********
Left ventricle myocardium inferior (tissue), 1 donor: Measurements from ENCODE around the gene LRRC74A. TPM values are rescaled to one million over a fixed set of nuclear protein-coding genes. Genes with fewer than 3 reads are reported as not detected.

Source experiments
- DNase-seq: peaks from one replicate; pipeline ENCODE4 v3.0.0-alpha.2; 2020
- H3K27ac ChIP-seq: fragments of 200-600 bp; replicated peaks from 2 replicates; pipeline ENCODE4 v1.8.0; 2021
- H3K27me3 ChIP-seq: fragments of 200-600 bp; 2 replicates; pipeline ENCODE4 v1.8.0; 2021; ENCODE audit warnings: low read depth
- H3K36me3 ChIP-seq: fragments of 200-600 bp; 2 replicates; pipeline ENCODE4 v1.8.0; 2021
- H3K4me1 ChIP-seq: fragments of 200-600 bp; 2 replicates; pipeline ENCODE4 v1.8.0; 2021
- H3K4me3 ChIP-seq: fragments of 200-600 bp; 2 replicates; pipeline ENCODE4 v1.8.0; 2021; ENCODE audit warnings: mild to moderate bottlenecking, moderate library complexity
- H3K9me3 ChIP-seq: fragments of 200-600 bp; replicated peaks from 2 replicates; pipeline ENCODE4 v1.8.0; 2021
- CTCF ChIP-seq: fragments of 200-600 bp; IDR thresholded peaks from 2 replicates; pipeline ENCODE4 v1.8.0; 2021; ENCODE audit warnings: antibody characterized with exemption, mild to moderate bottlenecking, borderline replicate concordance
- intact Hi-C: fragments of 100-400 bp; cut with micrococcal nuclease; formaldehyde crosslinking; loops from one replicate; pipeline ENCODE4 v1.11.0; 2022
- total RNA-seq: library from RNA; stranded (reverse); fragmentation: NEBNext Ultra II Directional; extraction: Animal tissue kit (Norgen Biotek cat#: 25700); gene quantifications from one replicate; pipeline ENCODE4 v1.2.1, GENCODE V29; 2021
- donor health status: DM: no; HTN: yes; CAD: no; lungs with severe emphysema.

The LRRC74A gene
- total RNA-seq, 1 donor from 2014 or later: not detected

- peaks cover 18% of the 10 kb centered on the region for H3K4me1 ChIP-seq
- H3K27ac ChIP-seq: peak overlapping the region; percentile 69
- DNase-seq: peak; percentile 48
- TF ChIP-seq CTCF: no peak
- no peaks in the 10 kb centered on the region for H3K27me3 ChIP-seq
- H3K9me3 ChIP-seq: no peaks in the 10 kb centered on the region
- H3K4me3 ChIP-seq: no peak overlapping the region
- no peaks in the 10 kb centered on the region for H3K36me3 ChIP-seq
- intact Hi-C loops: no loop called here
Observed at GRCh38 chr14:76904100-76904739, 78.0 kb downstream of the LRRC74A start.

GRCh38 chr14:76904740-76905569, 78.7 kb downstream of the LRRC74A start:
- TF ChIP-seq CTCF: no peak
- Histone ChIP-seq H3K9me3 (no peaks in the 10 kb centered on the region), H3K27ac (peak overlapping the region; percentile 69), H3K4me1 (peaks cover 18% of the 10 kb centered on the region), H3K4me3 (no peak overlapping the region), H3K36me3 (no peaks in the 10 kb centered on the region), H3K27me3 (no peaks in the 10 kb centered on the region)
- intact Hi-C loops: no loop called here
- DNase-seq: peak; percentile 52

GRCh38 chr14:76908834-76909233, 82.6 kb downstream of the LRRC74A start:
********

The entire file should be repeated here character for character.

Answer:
Left ventricle myocardium inferior (tissue), 1 donor: Measurements from ENCODE around the gene LRRC74A. TPM values are rescaled to one million over a fixed set of nuclear protein-coding genes. Genes with fewer than 3 reads are reported as not detected.

Source experiments
- DNase-seq: peaks from one replicate; pipeline ENCODE4 v3.0.0-alpha.2; 2020
- H3K27ac ChIP-seq: fragments of 200-600 bp; replicated peaks from 2 replicates; pipeline ENCODE4 v1.8.0; 2021
- H3K27me3 ChIP-seq: fragments of 200-600 bp; 2 replicates; pipeline ENCODE4 v1.8.0; 2021; ENCODE audit warnings: low read depth
- H3K36me3 ChIP-seq: fragments of 200-600 bp; 2 replicates; pipeline ENCODE4 v1.8.0; 2021
- H3K4me1 ChIP-seq: fragments of 200-600 bp; 2 replicates; pipeline ENCODE4 v1.8.0; 2021
- H3K4me3 ChIP-seq: fragments of 200-600 bp; 2 replicates; pipeline ENCODE4 v1.8.0; 2021; ENCODE audit warnings: mild to moderate bottlenecking, moderate library complexity
- H3K9me3 ChIP-seq: fragments of 200-600 bp; replicated peaks from 2 replicates; pipeline ENCODE4 v1.8.0; 2021
- CTCF ChIP-seq: fragments of 200-600 bp; IDR thresholded peaks from 2 replicates; pipeline ENCODE4 v1.8.0; 2021; ENCODE audit warnings: antibody characterized with exemption, mild to moderate bottlenecking, borderline replicate concordance
- intact Hi-C: fragments of 100-400 bp; cut with micrococcal nuclease; formaldehyde crosslinking; loops from one replicate; pipeline ENCODE4 v1.11.0; 2022
- total RNA-seq: library from RNA; stranded (reverse); fragmentation: NEBNext Ultra II Directional; extraction: Animal tissue kit (Norgen Biotek cat#: 25700); gene quantifications from one replicate; pipeline ENCODE4 v1.2.1, GENCODE V29; 2021
- donor health status: DM: no; HTN: yes; CAD: no; lungs with severe emphysema.

The LRRC74A gene
- total RNA-seq, 1 donor from 2014 or later: not detected

- peaks cover 18% of the 10 kb centered on the region for H3K4me1 ChIP-seq
- H3K27ac ChIP-seq: peak overlapping the region; percentile 69
- DNase-seq: peak; percentile 48
- TF ChIP-seq CTCF: no peak
- no peaks in the 10 kb centered on the region for H3K27me3 ChIP-seq
- H3K9me3 ChIP-seq: no peaks in the 10 kb centered on the region
- H3K4me3 ChIP-seq: no peak overlapping the region
- no peaks in the 10 kb centered on the region for H3K36me3 ChIP-seq
- intact Hi-C loops: no loop called here
Observed at GRCh38 chr14:76904100-76904739, 78.0 kb downstream of the LRRC74A start.

GRCh38 chr14:76904740-76905569, 78.7 kb downstream of the LRRC74A start:
- TF ChIP-seq CTCF: no peak
- Histone ChIP-seq H3K9me3 (no peaks in the 10 kb centered on the region), H3K27ac (peak overlapping the region; percentile 69), H3K4me1 (peaks cover 18% of the 10 kb centered on the region), H3K4me3 (no peak overlapping the region), H3K36me3 (no peaks in the 10 kb centered on the region), H3K27me3 (no peaks in the 10 kb centered on the region)
- intact Hi-C loops: no loop called here
- DNase-seq: peak; percentile 52

GRCh38 chr14:76908834-76909233, 82.6 kb downstream of the LRRC74A start: